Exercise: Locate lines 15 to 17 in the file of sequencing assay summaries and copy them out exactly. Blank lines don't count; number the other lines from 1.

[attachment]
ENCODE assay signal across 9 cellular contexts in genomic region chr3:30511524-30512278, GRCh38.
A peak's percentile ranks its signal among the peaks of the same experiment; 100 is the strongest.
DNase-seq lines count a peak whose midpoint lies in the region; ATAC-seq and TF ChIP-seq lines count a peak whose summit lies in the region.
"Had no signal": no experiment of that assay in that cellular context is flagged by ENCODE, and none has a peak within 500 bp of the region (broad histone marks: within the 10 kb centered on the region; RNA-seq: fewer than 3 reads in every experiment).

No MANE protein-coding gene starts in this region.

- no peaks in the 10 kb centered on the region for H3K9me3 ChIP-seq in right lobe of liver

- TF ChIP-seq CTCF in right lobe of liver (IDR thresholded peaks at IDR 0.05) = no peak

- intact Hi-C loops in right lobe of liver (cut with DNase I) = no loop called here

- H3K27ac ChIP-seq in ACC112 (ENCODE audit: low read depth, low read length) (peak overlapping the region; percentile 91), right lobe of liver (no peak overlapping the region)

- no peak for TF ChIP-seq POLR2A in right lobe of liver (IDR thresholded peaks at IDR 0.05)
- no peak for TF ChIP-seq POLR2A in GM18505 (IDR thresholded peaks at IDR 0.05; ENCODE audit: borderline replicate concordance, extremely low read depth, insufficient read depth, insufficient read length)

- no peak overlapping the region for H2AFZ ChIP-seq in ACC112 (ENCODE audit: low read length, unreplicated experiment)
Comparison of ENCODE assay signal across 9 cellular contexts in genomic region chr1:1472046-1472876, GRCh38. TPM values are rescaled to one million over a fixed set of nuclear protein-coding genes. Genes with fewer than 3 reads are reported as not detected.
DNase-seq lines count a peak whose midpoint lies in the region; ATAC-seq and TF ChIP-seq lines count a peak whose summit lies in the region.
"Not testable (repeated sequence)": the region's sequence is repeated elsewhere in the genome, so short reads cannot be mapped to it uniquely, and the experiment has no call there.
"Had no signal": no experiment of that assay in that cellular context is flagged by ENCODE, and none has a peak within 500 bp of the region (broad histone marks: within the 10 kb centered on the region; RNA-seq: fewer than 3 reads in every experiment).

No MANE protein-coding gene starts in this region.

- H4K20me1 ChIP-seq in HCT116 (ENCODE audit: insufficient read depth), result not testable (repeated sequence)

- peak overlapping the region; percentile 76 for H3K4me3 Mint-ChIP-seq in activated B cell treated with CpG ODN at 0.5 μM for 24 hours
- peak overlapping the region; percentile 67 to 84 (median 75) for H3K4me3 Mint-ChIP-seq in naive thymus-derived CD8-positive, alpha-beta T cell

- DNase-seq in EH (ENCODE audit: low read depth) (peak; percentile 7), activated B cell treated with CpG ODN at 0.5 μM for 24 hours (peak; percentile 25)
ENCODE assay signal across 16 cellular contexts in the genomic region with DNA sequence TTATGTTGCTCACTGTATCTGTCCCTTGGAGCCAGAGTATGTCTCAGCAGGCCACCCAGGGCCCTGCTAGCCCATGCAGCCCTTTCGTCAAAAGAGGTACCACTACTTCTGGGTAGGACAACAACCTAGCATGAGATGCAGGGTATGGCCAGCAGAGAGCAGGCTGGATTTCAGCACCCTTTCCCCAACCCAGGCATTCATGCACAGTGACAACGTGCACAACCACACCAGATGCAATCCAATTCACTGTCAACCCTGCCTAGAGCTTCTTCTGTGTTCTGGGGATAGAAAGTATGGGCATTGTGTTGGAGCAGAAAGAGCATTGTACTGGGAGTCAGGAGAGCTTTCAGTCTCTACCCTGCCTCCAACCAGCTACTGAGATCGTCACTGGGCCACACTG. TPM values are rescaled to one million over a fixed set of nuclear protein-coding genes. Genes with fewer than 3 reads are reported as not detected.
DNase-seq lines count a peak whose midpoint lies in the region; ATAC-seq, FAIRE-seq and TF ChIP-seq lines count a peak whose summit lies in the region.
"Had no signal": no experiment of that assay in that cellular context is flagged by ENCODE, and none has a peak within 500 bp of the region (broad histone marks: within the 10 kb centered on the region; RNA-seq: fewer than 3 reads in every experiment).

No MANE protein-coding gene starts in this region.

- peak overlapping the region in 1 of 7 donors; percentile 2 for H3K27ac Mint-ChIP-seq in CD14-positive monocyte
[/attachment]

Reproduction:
"Not testable (repeated sequence)": the region's sequence is repeated elsewhere in the genome, so short reads cannot be mapped to it uniquely, and the experiment has no call there.
"Had no signal": no experiment of that assay in that cellular context is flagged by ENCODE, and none has a peak within 500 bp of the region (broad histone marks: within the 10 kb centered on the region; RNA-seq: fewer than 3 reads in every experiment).

No MANE protein-coding gene starts in this region.